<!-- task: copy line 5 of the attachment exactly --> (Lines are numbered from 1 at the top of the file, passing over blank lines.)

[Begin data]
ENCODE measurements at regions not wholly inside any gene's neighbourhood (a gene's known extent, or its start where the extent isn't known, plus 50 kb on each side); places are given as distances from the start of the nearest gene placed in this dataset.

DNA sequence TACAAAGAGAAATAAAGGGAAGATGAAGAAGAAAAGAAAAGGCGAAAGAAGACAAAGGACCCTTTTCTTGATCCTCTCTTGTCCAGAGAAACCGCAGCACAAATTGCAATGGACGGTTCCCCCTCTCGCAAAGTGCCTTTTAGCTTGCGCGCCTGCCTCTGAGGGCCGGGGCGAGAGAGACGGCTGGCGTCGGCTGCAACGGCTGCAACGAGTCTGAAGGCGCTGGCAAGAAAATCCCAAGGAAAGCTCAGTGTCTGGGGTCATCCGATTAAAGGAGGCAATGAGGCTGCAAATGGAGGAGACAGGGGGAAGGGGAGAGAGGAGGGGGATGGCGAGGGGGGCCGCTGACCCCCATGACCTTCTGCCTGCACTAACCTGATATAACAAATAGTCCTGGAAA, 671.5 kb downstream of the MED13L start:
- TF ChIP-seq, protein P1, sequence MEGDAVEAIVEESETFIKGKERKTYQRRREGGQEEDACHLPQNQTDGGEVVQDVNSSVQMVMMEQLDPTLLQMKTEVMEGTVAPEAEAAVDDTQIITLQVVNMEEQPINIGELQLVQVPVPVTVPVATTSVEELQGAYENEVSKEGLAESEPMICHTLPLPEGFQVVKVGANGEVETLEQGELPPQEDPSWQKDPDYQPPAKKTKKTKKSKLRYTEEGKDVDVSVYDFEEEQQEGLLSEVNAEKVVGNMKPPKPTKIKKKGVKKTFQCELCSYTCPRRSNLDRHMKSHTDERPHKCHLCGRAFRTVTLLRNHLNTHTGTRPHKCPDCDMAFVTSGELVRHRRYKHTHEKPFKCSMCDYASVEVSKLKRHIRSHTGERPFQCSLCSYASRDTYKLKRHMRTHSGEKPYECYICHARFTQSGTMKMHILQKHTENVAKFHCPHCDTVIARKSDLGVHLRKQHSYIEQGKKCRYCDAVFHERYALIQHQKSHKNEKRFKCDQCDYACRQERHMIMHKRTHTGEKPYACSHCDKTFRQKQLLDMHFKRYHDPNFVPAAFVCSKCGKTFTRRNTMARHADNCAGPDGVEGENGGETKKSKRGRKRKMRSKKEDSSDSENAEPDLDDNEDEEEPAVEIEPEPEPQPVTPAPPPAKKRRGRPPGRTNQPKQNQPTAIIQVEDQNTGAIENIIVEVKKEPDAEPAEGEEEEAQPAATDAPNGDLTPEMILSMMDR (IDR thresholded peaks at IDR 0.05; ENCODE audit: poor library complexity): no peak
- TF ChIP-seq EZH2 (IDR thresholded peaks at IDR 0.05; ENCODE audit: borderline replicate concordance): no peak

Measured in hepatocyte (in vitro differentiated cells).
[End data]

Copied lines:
Measured in hepatocyte (in vitro differentiated cells).